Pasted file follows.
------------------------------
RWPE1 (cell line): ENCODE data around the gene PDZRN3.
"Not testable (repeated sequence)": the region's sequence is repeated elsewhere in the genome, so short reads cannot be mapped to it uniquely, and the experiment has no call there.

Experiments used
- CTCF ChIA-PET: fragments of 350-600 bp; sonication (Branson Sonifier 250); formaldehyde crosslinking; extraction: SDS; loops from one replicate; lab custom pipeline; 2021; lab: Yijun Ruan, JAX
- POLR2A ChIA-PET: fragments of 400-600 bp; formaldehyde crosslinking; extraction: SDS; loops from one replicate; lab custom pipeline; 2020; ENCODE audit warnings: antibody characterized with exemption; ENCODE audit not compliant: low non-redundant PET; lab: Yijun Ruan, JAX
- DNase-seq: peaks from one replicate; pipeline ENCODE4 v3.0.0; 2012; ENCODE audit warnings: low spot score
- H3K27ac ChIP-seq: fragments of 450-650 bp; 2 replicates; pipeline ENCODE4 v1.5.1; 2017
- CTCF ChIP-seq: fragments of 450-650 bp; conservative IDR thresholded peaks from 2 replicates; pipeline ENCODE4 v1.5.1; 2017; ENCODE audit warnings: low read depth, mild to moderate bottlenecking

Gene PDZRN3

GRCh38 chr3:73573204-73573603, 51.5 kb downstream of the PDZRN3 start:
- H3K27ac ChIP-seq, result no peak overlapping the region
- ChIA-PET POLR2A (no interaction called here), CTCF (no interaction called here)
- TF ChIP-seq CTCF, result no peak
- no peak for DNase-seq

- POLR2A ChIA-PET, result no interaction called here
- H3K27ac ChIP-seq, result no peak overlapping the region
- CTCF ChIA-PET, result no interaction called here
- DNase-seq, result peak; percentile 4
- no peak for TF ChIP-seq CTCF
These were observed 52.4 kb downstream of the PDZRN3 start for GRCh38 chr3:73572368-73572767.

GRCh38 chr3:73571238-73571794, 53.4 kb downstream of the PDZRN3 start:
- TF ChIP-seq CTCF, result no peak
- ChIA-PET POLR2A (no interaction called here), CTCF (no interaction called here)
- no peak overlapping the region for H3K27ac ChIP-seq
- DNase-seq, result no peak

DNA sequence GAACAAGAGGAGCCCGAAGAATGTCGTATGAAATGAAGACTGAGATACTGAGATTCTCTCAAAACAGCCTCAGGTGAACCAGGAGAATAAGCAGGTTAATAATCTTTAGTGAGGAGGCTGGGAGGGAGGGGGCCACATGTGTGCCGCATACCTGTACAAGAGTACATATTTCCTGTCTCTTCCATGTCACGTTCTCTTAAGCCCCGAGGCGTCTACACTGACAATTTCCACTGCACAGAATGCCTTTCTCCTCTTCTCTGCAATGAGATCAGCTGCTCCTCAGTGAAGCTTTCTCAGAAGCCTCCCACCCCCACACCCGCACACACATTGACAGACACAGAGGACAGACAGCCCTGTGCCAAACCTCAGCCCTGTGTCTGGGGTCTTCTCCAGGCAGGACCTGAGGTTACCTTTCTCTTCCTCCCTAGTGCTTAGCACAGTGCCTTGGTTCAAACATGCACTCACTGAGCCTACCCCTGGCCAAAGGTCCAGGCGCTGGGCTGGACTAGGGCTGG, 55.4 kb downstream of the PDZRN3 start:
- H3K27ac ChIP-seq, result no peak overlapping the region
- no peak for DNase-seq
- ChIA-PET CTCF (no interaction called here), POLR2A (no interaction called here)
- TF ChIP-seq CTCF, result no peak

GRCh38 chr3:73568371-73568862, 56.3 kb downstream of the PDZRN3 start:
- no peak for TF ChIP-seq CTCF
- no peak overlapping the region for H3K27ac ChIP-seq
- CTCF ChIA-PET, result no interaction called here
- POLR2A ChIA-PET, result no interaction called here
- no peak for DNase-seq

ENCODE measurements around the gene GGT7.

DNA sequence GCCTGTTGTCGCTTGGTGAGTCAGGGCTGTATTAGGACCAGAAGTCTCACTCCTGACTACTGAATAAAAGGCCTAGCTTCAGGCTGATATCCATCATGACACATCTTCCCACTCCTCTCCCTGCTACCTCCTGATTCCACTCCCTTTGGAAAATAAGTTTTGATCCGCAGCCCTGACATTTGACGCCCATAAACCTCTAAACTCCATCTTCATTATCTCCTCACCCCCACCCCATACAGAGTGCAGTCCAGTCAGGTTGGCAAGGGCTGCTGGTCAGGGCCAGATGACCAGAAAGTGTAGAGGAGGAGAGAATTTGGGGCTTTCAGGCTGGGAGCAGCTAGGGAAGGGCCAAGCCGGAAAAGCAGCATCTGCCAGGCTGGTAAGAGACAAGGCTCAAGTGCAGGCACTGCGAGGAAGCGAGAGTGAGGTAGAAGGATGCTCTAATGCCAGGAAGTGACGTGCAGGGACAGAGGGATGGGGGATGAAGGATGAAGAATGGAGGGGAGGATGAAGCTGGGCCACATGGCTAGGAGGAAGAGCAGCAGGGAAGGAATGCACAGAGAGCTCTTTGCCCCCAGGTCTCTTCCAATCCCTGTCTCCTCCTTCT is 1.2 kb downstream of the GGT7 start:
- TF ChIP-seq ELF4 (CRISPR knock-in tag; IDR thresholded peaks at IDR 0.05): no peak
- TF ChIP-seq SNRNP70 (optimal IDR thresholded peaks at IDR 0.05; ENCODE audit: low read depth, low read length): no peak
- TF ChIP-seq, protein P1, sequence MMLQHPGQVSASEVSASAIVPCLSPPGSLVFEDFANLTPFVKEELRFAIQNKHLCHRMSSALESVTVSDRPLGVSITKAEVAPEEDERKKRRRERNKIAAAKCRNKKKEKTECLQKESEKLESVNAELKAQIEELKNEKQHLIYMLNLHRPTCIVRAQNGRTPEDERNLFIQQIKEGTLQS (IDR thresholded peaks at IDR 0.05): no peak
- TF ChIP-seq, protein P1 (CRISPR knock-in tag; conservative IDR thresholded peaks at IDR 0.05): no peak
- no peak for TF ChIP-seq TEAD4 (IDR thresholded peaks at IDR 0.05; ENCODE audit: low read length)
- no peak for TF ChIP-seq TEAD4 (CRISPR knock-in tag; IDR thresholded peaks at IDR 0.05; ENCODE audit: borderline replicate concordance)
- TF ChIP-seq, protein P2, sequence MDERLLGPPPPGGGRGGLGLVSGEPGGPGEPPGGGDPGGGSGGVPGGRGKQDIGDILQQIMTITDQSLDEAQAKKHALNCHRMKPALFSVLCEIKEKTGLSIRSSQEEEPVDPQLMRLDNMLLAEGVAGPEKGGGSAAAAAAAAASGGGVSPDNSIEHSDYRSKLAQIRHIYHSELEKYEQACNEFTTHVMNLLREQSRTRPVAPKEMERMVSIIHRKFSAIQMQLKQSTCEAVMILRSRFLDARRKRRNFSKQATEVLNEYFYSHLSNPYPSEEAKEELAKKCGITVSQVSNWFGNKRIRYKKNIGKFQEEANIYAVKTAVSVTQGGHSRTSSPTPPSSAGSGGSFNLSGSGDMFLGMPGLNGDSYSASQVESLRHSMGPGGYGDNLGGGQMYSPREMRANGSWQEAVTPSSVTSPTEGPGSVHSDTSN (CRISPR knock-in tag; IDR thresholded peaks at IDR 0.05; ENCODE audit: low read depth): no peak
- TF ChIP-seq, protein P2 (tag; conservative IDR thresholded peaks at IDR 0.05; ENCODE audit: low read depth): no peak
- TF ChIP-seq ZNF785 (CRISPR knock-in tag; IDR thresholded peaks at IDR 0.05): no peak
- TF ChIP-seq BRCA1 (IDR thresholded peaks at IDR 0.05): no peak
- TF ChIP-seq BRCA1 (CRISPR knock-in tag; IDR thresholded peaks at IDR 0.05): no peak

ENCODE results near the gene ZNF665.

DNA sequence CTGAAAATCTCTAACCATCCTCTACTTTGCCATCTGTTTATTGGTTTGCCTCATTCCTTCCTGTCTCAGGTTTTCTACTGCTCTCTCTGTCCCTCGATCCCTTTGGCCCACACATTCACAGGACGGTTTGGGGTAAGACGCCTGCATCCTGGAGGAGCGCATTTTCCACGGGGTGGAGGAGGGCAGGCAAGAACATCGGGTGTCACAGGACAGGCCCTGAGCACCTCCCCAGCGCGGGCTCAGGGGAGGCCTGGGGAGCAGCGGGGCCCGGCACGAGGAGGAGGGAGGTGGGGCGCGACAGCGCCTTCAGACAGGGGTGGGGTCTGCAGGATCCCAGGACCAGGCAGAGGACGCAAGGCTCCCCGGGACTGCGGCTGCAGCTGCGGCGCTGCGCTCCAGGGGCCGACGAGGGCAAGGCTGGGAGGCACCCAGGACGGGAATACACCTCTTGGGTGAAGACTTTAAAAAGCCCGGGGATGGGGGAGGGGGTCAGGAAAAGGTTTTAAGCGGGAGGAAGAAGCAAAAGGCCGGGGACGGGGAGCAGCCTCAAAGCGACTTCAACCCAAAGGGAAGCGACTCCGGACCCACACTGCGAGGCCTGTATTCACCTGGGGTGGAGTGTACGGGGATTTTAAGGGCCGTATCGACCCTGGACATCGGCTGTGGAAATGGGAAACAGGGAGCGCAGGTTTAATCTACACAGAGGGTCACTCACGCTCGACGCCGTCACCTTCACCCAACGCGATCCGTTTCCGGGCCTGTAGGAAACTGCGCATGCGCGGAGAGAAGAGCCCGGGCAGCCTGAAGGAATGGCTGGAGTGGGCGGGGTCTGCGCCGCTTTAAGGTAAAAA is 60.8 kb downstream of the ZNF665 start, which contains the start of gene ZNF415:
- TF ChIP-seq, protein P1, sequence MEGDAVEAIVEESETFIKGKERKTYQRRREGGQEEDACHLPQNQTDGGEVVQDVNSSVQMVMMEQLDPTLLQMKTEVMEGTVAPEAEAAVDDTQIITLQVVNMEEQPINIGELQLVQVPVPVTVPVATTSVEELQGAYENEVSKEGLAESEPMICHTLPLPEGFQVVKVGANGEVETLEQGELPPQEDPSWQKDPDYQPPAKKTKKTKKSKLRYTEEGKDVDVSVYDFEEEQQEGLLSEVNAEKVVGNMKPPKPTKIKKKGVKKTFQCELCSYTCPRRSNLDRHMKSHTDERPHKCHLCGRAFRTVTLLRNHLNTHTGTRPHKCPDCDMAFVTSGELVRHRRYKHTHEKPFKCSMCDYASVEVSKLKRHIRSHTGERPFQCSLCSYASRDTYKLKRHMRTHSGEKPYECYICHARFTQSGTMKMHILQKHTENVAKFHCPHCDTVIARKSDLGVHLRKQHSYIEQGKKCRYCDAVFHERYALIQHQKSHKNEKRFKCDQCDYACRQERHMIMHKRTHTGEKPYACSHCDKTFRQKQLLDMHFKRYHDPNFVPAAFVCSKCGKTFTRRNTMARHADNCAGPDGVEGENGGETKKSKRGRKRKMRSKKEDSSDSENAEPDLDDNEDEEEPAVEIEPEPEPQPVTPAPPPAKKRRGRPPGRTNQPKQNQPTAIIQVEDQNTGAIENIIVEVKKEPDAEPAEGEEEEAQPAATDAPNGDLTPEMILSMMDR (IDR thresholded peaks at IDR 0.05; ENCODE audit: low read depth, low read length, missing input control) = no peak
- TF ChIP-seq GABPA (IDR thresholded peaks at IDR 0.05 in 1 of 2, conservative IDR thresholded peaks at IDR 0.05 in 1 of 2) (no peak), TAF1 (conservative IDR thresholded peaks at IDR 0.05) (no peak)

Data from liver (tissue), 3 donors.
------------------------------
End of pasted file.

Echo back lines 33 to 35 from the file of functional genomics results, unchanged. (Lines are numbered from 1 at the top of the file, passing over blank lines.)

- no peak overlapping the region for H3K27ac ChIP-seq
- CTCF ChIA-PET, result no interaction called here
- POLR2A ChIA-PET, result no interaction called here